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The Evolution of the Venture Capital Industry in Transition Economies: The Case of Poland

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  • Darek Klonowski
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    Abstract

    This article focuses on the evolution of the venture capital industry in emerging markets by examining the Polish experience between 1990 and 2003. Evidence is provided to demonstrate that the venture capital industry developed in three distinct phases (development, expansion and correction) and broadly followed a normal Western-type venture capital cycle. These stages differ from each other in terms of the amount of capital raised, the nature of investments (deal size, sectors of interest and stages of investment) and divestments. The study also concludes that there is no one typical venture capital firm operating in Poland, but rather different types; the study points to three different groups. Other conclusions are that there are strong advantages for early entrants into the industry, that venture capital funds with a strong local presence seem to achieve higher returns, and that venture capital firms become more specialised once the industry matures. The research is based on a survey of 78 venture capitalists (the response rate was 64%).

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    File URL: http://www.tandfonline.com/doi/abs/10.1080/14631370500204313
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    Bibliographic Info

    Article provided by Taylor & Francis Journals in its journal Post-Communist Economies.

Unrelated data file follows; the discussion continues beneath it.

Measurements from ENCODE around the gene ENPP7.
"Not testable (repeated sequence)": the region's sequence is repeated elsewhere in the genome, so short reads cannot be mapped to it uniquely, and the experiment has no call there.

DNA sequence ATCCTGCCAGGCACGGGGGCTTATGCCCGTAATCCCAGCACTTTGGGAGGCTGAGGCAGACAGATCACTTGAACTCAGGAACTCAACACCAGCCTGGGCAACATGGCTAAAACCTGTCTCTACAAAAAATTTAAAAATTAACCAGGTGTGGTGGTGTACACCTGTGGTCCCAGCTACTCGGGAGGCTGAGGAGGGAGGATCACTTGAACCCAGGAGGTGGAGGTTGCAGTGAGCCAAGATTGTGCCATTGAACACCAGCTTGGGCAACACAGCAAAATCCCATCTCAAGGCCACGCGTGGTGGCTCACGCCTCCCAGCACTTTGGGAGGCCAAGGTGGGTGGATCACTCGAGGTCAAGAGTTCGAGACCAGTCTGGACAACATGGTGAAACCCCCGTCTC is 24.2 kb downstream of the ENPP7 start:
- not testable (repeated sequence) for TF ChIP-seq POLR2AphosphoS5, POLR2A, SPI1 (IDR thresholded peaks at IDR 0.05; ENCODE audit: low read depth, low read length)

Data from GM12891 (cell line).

Volume (Year): 17 (2005)
    Issue (Month): 3 ()
    Pages: 331-348

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    Handle: RePEc:taf:pocoec:v:17:y:2005:i:3:p:331-348

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    References

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    Please report citation or reference errors to , or , if you are the registered author of the cited work, log in to your RePEc Author Service profile, click on "citations" and make appropriate adjustments.:
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    1. Richard T. Bliss, 1999. "A venture capital model for transitioning economies: The case of Poland," Venture Capital, Taylor & Francis Journals, vol. 1(3), pages 241-257, July.
    2. Judit Karsai & Mike Wright & Zbigniew Dudzinski & Jan Morovic, 1998. "Screening and valuing venture capital investments: evidence from Hungary, Poland and Slovakia," Entrepreneurship & Regional Development, Taylor & Francis Journals, vol. 10(3), pages 203-224, January.
    3. Gibb, Allan A., 1993. "Small business development in Central and Eastern Europe--Opportunity for a rethink?," Journal of Business Venturing, Elsevier, vol. 8(6), pages 461-486, November.
    4. Timotej Jagric, 2003. "Business Cycles in Central and East European Countries," Eastern European Economics, M.E. Sharpe, Inc., vol. 41(5), pages 6-23, January.
    5. Enrique Díaz De Le� & Paul Guild, 2003. "Using repertory grid to identify intangibles in business plans," Venture Capital, Taylor & Francis Journals, vol. 5(2), pages 135-160, April.
    6. Gompers, Paul & Lerner, Josh, 2000. "Money chasing deals? The impact of fund inflows on private equity valuation," Journal of Financial Economics, Elsevier, vol. 55(2), pages 281-325, February.
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    Cited by:
    1. Karsai, Judit, 2006. "Kockázati tőke európai szemmel. A kockázati- és magántőkeipar másfél évtizedes fejlődése Magyarországon és Kelet-Közép-Európában
      [Venture capital through European eyes. The develo
      ," Közgazdasági Szemle (Economic Review - monthly of the Hungarian Academy of Sciences), Közgazdasági Szemle Alapítvány (Economic Review Foundation), vol. 0(11), pages 1023-1051.
    2. Nhu Tuyên Lê & Marc De Bourmont & Olivier Vidal, 2011. "La perception des changements comptables par les acteurs : le cas du Viêt-Nam," Grenoble Ecole de Management (Post-Print) hal-00650545, HAL.
    3. Judit Karsai, 2012. "Development of the Hungarian Venture Capital and Private Equity Industry over the Past Two Decades," IEHAS Discussion Papers 1201, Institute of Economics, Centre for Economic and Regional Studies, Hungarian Academy of Sciences.

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